How does this initiative tie into your own interests and previous work?

Having worked in chemistry research before becoming a pastor and theologian, I’ve always kept up on the science and theology dialogue. Then when I came to Regent, we received a grant from the John Templeton Foundation for the “Pastoral Science” program. It helped pastors understand more about the science and theology narratives, know how to encourage scientists in their congregations, and learn to enable young people in their congregations to overcome their fear of science. If anybody should be fearless in the pursuit of knowledge, it should be Christians!

That grant strengthened my interest in this area, so I began to lecture on it more, and now I’ve developed a course and am writing a book about it. I’ve advocated for a relationship between these disciplines that is co-inherent—not just that the fields have “overlap” but that they are each “in the other,” in terms of ontology, epistemology, vocation, and in all sorts of other ways. The grant will help us unpack more of what that means, and explore the power of that model for helping Christians navigate the science and theology conversation today.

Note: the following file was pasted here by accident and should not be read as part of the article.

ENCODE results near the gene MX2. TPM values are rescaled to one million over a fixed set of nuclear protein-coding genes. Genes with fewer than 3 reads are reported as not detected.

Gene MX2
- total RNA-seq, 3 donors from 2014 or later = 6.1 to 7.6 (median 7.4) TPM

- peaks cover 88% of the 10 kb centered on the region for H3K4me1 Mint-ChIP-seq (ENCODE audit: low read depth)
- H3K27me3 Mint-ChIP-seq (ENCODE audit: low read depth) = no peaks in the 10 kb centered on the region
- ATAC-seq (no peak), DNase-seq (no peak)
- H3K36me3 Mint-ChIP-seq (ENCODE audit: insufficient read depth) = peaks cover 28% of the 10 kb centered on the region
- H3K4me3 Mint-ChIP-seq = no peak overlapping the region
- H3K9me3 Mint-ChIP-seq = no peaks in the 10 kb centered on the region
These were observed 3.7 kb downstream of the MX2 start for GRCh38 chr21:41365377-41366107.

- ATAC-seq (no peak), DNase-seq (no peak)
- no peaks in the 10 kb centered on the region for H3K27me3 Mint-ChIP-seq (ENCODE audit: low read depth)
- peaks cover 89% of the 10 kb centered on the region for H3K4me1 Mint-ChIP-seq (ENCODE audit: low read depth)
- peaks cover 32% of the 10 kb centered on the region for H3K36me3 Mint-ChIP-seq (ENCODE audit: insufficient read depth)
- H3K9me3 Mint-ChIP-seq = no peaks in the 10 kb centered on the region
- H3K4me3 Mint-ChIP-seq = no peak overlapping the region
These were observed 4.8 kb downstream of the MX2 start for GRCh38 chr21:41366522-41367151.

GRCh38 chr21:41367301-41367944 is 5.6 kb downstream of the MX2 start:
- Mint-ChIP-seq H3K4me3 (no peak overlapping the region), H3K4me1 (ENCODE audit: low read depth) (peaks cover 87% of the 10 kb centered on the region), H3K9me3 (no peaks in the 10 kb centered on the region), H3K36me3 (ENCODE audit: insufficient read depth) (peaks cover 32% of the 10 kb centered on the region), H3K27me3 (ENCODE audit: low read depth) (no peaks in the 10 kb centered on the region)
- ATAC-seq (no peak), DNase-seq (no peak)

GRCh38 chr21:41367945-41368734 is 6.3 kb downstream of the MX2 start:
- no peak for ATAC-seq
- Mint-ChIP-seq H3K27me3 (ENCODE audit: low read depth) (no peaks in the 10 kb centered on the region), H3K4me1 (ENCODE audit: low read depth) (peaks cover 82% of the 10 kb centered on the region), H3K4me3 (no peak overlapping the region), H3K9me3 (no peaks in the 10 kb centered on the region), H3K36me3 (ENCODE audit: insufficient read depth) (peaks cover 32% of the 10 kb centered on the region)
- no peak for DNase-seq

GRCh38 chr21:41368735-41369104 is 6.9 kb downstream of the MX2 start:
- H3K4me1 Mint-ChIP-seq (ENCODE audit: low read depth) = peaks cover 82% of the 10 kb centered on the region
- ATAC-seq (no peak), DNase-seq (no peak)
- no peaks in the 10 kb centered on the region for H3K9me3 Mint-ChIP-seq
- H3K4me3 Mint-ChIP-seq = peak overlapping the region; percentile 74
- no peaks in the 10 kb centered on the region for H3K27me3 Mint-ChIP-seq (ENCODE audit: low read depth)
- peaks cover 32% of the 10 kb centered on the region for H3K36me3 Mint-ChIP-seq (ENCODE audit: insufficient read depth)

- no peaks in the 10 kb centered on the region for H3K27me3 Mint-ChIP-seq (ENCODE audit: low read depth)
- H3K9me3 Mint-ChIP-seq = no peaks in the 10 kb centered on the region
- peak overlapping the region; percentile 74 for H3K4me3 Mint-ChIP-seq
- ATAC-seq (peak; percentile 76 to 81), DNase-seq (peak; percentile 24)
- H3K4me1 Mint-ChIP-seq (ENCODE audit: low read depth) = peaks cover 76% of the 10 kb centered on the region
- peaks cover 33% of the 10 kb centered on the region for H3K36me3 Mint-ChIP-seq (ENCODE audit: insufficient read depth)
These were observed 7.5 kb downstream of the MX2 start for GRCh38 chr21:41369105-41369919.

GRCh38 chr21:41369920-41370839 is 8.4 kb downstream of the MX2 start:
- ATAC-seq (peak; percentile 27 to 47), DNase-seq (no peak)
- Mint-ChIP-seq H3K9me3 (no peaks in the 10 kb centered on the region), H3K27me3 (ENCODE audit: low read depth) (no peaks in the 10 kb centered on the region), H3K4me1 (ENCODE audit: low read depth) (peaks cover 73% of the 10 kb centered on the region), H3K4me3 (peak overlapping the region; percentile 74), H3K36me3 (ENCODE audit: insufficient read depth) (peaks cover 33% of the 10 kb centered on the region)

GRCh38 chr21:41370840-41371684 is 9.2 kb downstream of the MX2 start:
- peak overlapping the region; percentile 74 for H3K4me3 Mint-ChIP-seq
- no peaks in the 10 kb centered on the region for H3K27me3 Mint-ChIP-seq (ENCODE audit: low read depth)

Beyond these connections to your own work, what makes Regent a good environment for this conversation?

Well, I’m biased, but I think there’s no better place! We are a graduate school of theological study for the whole people of God. We have this general orientation to theological learning in every area of life. Regent’s known for its strong theology of creation and the goodness of the created world, and our attention to narratives and the history of ideas, and those are key elements of the science and theology discussion.